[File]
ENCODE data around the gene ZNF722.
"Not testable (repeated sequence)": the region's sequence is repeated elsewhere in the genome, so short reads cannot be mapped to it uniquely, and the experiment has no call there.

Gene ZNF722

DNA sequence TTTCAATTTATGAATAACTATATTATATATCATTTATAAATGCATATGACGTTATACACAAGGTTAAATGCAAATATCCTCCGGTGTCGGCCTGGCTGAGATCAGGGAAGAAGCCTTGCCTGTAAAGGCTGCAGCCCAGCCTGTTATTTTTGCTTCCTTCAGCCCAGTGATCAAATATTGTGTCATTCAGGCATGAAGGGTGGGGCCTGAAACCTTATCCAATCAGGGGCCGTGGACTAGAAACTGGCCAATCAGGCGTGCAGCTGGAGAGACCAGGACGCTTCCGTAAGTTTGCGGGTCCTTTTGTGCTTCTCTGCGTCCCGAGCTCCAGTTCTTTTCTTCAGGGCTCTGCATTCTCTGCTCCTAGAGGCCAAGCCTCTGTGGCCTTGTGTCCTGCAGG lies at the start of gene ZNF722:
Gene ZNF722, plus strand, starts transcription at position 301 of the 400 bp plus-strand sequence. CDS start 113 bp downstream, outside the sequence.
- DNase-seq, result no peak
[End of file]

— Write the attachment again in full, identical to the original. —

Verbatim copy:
ENCODE data around the gene ZNF722.
"Not testable (repeated sequence)": the region's sequence is repeated elsewhere in the genome, so short reads cannot be mapped to it uniquely, and the experiment has no call there.

Gene ZNF722

DNA sequence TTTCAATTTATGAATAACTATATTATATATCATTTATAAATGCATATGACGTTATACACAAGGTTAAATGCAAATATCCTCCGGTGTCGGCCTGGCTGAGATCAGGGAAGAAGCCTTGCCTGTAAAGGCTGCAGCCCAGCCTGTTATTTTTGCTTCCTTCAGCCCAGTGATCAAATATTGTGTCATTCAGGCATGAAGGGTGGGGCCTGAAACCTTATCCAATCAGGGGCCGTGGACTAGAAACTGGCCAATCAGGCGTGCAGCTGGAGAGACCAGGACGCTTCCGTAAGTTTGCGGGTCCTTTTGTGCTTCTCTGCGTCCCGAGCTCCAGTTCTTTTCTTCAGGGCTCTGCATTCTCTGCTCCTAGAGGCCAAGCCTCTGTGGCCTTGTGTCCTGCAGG lies at the start of gene ZNF722:
Gene ZNF722, plus strand, starts transcription at position 301 of the 400 bp plus-strand sequence. CDS start 113 bp downstream, outside the sequence.
- DNase-seq, result no peak